Our cabin was so beautiful, everyone who saw our photos exclaimed "That is your cabin on a ship???" A beautiful marble bathroom with a shower AND a bathtub. A walk-in-closet, extremely comfortable bed with as many pillow as we wanted, a lighted vanity and chair, a sitting area, desk, sofa, two chairs and a coffee table that was transformed into a dining table when room service used a tabletop which was stored in the closet. There were comfortable throws which we used to sit on the wicker-type furniture on the deck at night, binoculars in the cabinet, a flat screen TV and our own Illy Espresso maker. I could easily live in that space indefinitely. My only complaint was I couldn't blowdry my hair in the bathroom because there was no plug. I had to do my hair at the vanity next to the bed, which was hard to do sitting down and which disturbed my husband every morning. There must be some reason they don't put a hairdryer plug in the bathroom, but I don't know what it is.
We spent three days with their pre-cruise package in Sydney (well worth the extra cost of only $399 per person) and one day post cruise on our own in Auckland. Our pre-cruise tours included a boat cruise of the harbor one day and a trip out of town to the Blue Mountains on the next. Our hotel was the Four Seasons, which was in an excellent location to walk to the Rocks, the bridge, the harbor and the Opera House. Our favorite restaurant (Jacksons on George St.) was right across the street from the hotel and we ate most of our dinners there. It is a reasonably priced Irish pub with fabulous pub fare, including wonderful lamb shanks and steak and kidney pie.
We watched the Voyager come into port from our hotel window with great anticipation. At first, we had received word that we would not be able to board until 5pm that evening, due to a problem the ship had with people getting sick on the previous voyage. (It was only a small percentage - 2% I believe.) To compensate, the cruise line arranged a free lunch for the passengers at the Four Seasons. In the end we were able to board by 4pm. Then an announcement came from the captain informing us that because of high seas we would not be able to depart that evening as planned, but would stay in port until the next morning. It was a beautiful evening in Sydney and we had an amazing dinner on deck with a perfect view of the illuminated Opera House and shimmering water. I was in the computer room the next morning when I felt the ship moving.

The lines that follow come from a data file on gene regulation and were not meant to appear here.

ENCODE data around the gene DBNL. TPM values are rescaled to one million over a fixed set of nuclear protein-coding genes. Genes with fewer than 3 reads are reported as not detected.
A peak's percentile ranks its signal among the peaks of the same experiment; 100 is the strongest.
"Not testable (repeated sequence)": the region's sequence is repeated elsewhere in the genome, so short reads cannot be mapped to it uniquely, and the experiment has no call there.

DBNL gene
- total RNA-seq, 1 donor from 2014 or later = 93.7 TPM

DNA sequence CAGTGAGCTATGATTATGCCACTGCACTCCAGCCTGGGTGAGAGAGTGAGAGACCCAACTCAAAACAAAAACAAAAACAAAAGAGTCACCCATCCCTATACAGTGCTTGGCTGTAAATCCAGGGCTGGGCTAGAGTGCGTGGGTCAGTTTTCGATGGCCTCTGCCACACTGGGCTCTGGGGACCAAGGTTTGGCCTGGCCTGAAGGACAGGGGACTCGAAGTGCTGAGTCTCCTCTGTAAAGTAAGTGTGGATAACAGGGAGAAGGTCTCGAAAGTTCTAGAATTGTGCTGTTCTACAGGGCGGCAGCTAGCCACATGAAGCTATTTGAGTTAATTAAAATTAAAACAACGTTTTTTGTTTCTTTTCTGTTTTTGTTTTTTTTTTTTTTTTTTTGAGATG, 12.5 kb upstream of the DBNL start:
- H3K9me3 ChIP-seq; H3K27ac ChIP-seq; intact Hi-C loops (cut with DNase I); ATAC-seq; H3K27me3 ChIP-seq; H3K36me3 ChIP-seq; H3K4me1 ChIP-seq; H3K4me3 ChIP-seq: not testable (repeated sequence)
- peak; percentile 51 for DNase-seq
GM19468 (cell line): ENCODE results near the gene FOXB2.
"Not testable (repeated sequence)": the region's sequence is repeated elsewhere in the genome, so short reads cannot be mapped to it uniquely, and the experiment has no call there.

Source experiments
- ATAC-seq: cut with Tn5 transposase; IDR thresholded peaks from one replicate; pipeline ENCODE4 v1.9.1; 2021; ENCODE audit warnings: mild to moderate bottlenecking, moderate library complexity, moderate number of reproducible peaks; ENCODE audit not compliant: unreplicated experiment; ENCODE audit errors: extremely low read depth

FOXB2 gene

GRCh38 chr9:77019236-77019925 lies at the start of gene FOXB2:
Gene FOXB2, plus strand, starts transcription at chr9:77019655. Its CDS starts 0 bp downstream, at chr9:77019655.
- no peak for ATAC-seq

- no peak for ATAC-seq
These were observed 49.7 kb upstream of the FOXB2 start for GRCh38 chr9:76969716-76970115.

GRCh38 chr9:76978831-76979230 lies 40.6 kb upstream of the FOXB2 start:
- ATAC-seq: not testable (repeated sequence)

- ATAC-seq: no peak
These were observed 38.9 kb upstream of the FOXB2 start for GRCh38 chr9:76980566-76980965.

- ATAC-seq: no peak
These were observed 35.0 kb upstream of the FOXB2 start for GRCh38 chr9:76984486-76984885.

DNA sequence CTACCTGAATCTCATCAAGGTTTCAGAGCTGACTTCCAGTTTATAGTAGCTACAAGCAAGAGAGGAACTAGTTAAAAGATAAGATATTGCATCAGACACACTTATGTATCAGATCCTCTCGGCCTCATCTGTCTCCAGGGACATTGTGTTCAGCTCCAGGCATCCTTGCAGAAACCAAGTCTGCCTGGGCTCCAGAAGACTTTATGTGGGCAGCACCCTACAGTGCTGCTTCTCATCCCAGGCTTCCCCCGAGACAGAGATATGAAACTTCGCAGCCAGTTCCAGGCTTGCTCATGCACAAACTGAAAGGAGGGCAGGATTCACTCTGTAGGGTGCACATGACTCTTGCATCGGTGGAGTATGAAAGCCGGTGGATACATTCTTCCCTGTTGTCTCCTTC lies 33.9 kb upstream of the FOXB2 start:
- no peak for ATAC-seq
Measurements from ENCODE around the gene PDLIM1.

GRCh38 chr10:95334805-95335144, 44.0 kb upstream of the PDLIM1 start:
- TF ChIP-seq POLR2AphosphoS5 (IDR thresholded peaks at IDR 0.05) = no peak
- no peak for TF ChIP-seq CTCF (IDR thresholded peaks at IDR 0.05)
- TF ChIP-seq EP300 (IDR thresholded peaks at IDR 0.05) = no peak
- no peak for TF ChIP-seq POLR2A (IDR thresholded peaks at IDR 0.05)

Speaking of the computer room, that was the only downside of the trip. I love photography and writing and was looking forward to chronicling our trip daily from our cabin or balcony on my blog. That proved to be impossible, since the internet was so slow as to be infuriating. It seems that is a common problem at sea. The person on the ship with the most thankless job, in my opinion, was Emily who was in charge of the computer room. She had to remain tactful and patient with every person who was irate at not being able to connect in their room, or even had problems in the computer lab. I heard her say the same things constantly to person after person every time I was in there.